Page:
The Future of Cross-Border E-commerce


Despite events happening around the world from trade disputes to looming legislation with global impacts, we are entering an era of unparalleled growth. According to PPRO research, worldwide cross-border e-commerce grew by 4% last year to a current value of $412 billion. To take advantage of this global opportunity, US merchants need to accommodate the very different local economies of consumers around the world.

The way consumers pay for goods and services is inherently local and driven more by cultural factors than financial or regulatory affairs. Today, local payment methods account for 77% of global e-commerce spend; by 2024, this figure will rise to 82%. By taking a localized approach and understanding the technological, societal and economic trends taking place around the globe, US merchants can reach cross-border consumers and accelerate their growth.

Global Commerce is Booming

In 2018, US merchants exported over $57 billion worth of goods to global markets, with nations like India and Australia purchasing $2 billion each and China purchasing nearly $30 billion. And it’s a two-way street: the US also spends $102 billion overseas each year.

While these figures show total exports, the potential for US merchants to capture a chunk of the $400 billion global cross-border e-commerce market is evident. Global consumers want to purchase American goods; it is a matter of offering the right payment methods to give these shoppers a smooth checkout experience. With the right framework and approach, online merchants can start to see more of this revenue flow back into the US.

Overcoming Barriers to Global Conversions

Global expansion is no easy feat. For merchants that don’t understand the cultural norms, compliance regulations, payment variances and logistical differences of markets around the world, the expansion will likely fail. But leveraging a local e-commerce marketplace and partnering with experts who know these specific payment ecosystems well can help set merchants up for success.

Interestingly, there is a lack of US merchants selling globally. Only 37% of American retailers sell cross-border, whereas markets in the EU see that figure hovers above 40%. Further, only 1% offer mobile payment solutions to global consumers. That could be a significant detriment for consumers in mobile-based economies like China, where 56% of online transactions are completed by mobile e-wallet.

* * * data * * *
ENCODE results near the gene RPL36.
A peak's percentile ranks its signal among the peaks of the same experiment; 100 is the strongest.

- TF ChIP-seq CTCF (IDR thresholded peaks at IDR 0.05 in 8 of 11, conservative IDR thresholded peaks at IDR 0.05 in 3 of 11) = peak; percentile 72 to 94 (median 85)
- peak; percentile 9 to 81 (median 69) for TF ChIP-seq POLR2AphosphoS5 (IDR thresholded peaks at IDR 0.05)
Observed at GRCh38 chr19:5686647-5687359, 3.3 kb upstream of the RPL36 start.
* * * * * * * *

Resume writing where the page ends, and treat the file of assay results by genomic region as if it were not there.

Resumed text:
All this means that there’s a chance to capitalize on a $400 billion opportunity, as over half of US merchants have yet to expand their reach beyond the 50 states.

Go Local to Expand Global

Research shows that 47% of consumers would not use a website if it were only in English, and not translated to their preferred language. Consumers demand shopping experiences that are not only seamless but fit their lifestyle. For example, 70% of Americans own credit cards, while this is only true for 18% of the rest of the globe.

Credit growth is stagnating globally, and merchants need to look to local payment methods as a means to increase conversions. These methods differentiate from region to region, making it crucial to truly know the markets they hope to conduct business in.

The good news is that global consumers want to buy from US companies: the value of America’s international brand has risen by 23% over the last year, peaking at $25.9 trillion. US merchants are well-positioned to earn significant market share and consumer loyalty around the world if they use the right partners combined with a local approach.

The path to global expansion can appear daunting; however, the resources are readily available and accessible for US merchants. Localizing every step of your approach – from your e-commerce website to the payment methods you offer and even your marketing choices – can be the difference between success or failure.